Sunday, December 28, 2008

Just Stuff:)

Well, after a super busy (but still fun) holiday I am starting to get things back together and am beginning to catch up on all the bunny work I missed between Christmas, sick children, and a mound of work, LOL.

This week on vacation I managed to get 3 does bred and and am shooting for two more tomorrow, and I got some juniors clipped down in prep. for the upcoming spring show season.

An unbelievable miracle occurred today. It was 60F (!!!!). Without wasting a moment, I grabbed my grooming table and blower, planted them outside, and thoroughly blasted each of my potential entries for the PA show in Feb:). After this I clipped down 3 more babies, bred 1 doe, and will continue clipping and breeding until everything is finished and I have nothing to concentrate on but new babies in the nestbox:).

One of my newer bucks, Henryi, is going to be siring 2 of the new litters. Angelo, a Chestnut buck, will sire one and possibly 2 if I decide to use him with Yvonne, and I will probably use Giacomo with Natalya as soon as I can get them both sheared. Next spring I will focus on using Giacomo and Fabrice almost exclusively while Henryi and Angelo are in coat, and some of the up and coming bucks will join the roster as well (later in the season).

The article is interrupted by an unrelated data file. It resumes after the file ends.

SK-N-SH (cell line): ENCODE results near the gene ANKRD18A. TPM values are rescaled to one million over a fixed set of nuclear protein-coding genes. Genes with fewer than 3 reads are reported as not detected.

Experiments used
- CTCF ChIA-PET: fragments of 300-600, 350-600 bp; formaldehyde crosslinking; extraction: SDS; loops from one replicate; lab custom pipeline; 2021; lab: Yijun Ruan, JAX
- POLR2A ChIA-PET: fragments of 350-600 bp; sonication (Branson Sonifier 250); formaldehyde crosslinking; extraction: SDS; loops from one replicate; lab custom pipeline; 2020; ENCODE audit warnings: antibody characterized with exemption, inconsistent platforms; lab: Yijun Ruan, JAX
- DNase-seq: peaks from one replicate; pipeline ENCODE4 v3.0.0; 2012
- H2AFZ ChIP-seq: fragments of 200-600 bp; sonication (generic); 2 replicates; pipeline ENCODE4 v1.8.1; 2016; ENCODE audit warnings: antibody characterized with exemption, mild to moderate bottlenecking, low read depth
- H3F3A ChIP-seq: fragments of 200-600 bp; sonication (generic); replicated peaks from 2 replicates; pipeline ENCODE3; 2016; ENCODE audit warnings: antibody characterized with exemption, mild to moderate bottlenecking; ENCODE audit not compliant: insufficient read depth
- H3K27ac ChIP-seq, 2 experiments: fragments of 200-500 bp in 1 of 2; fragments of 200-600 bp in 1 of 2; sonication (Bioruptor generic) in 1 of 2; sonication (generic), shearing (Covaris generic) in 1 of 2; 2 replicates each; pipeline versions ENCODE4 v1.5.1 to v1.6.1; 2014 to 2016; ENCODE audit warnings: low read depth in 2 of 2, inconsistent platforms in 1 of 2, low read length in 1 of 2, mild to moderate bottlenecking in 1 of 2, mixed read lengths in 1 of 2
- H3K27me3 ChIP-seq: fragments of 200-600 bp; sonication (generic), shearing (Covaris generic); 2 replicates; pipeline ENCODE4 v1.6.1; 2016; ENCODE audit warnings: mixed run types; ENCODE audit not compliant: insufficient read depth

I am also in the process of revamping my website this winter (actually I had planned on getting that done earlier too, LOL), and then I will be adding lots of new pictures and loading a bunch of articles to make the whole thing more complete.

More again in a couple of days as life gets settled again, but I'll leave you with a parting shot of Giacomo after his wild session with the blower:-). He is super disheveled because of the fierce wind that was blowing here all morning (in addition to the one I created, LOL) and he is also looking rough because his coat is pretty well shot at this point, having gone past prime and down the road to slippage :^).

Sunday, December 14, 2008

Timed Breedings--Charts